'I'm Obsessed With Falling In Love, But Then I'm Done'

Why do we fall in love with falling in love?
Willie B. Thomas via Getty Images

You’re reading Love Stuck, where trained therapists answer your dating, sex and relationship dilemmas. You can submit a question here.

Nothing compares to the feeling of falling in love. You feel like you’re floating on cloud nine, life is seen through rose-tainted glasses and you’re absolutely certain you’ve found the one. Everything feels right and you wish that feeling could stay forever.

But for some couples, the honeymoon stage is short-lived. And once the butterflies subside, the relationship doesn’t feel as ‘perfect’ as it did at the start. This week’s reader, Alex, shares that she loves the falling in love stage, but can’t seem to commit after that.

“Why do I fall in love with love?” she asks. “I get so into a man at the beginning and suck them in. Then on to the next. I am so obsessed with the beginning, butterflies, talking, being verbally intimate (sometimes sexually), and then I’m done.”

What would you say to this reader?

Sure we all love the butterfly feeling, but how can Alex stay with a partner past this? Counselling Directory member Laura Colquhoun believes that we have an unrealistic and unsustainable view of relationships due to the romantic images and stories we see in the media.

“[This] can make them hard to develop into something solid beyond the beginning, ” she says. “This can often be the case if the relationship begins online, for instance.”

Why do some people obsess over the beginning parts of a relationship?

What Alex is describing is the euphoric and exhilarating feelings you can get at the beginning of a relationship. “These feelings flood your body with adrenaline and phenylethylamine (PEA) which is also in chocolate, and dopamine,” Colquhoun says.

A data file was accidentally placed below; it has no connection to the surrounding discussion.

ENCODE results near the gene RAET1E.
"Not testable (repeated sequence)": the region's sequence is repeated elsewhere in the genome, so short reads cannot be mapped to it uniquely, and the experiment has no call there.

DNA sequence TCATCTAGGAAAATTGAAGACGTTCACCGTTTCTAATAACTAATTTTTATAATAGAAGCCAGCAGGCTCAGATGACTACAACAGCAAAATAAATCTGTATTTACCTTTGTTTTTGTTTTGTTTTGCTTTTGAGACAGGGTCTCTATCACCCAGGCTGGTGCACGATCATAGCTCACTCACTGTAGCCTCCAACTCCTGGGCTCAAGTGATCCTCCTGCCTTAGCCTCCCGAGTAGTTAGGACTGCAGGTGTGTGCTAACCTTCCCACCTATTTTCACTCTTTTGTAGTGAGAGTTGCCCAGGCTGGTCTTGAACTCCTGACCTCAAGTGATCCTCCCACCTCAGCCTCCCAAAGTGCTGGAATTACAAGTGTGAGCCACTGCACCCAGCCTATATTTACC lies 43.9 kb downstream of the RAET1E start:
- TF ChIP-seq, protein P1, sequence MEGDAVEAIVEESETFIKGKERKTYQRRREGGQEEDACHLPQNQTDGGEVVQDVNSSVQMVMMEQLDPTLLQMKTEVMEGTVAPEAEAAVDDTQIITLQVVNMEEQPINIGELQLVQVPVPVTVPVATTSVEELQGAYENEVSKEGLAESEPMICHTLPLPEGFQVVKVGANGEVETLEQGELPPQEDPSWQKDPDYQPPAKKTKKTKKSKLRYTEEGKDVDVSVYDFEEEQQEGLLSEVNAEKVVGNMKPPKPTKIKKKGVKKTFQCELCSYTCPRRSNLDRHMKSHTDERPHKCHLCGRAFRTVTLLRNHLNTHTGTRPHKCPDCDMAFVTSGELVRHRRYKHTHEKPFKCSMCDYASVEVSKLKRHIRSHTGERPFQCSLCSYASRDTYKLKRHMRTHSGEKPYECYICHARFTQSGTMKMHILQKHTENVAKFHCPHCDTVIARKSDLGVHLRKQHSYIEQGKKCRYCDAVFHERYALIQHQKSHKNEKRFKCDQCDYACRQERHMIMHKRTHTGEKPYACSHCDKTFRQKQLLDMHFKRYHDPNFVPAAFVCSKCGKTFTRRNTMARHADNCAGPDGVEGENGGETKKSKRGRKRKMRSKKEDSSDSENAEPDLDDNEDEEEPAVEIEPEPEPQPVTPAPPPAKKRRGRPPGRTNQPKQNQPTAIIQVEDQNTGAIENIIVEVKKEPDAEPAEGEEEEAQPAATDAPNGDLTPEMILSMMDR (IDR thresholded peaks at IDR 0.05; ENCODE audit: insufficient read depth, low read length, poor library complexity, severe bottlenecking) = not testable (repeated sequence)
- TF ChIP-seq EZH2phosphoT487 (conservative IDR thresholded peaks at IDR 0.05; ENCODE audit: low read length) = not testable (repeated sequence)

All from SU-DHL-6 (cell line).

“All of this is a heady, hormonal chemical mix which can cause the butterflies, it is possible to be addicted to these feel-good chemicals and enjoy the highs and lows that a new relationship can bring.”

If you relate to this, Colquhoun recommends looking at how you react when you receive a message.

“How does that make you feel?,” she asks. “If you feel like you are on an emotional rollercoaster and are enjoying this ‘ride’ more than the actual person, you might want to consider which part of this process is really what is ‘obsessing’ you and whether you are addicted to the relationship/person or to these chemicals, which have been compared to the feeling you get when high on cocaine.”

How can this reader allow herself to stay in a relationship past the butterfly stage?

Colquhoun explains that some women identify as as being ‘love and fantasy’ addicts and it might be something Alex might find interesting to look at. “Ask yourself, what is it you are looking for in a relationship?” she asks.
“Are you engaging in talking to men because you feel you should, because society suggests you should be in relationship or because you really want to be with someone?”

“Also ask yourself; ‘are my expectations realistic or am I looking for something that doesn’t exist?’ Perhaps you never get beyond the beginning of a relationship because you are looking for a fantasy, fantasies aren’t real and perhaps once you realise this you disengage.”

Alex could also have a fear of intimacy, which Colquhoun thinks would be worth exploring. “Consider whether this behaviour is also about keeping someone at arm’s length, if what you are interested is ‘sucking someone in’ and then being ‘done with them’, I would ask whether you have been hurt previously and perhaps this is how you get ‘all the fun of the fair without falling off the ride’.”

She continues: “Keeping someone at bay, not actually being intimate with them, keeps you safe. My question would be to you, ’what stops you not wanting to go past the initial stage and why don’t you ever get to know someone properly?’”

Colquhoun believes Alex should look at her intimate relationships/friendships and ask herself whether these are healthy and why she’s formed them.

“Also look at the relationships around you and consider whether you have had healthy role models,” she says. “Our primary care givers can have a huge influence on our attachment style, and this can then influence our romantic relationships.”

Love Stuck is for those who’ve hit a romantic wall, whether you’re single or have been coupled up for decades. With the help of trained sex and relationship therapists, HuffPost UK will help answer your dilemmas. Submit a question here.

Rebecca Zisser/HuffPost UK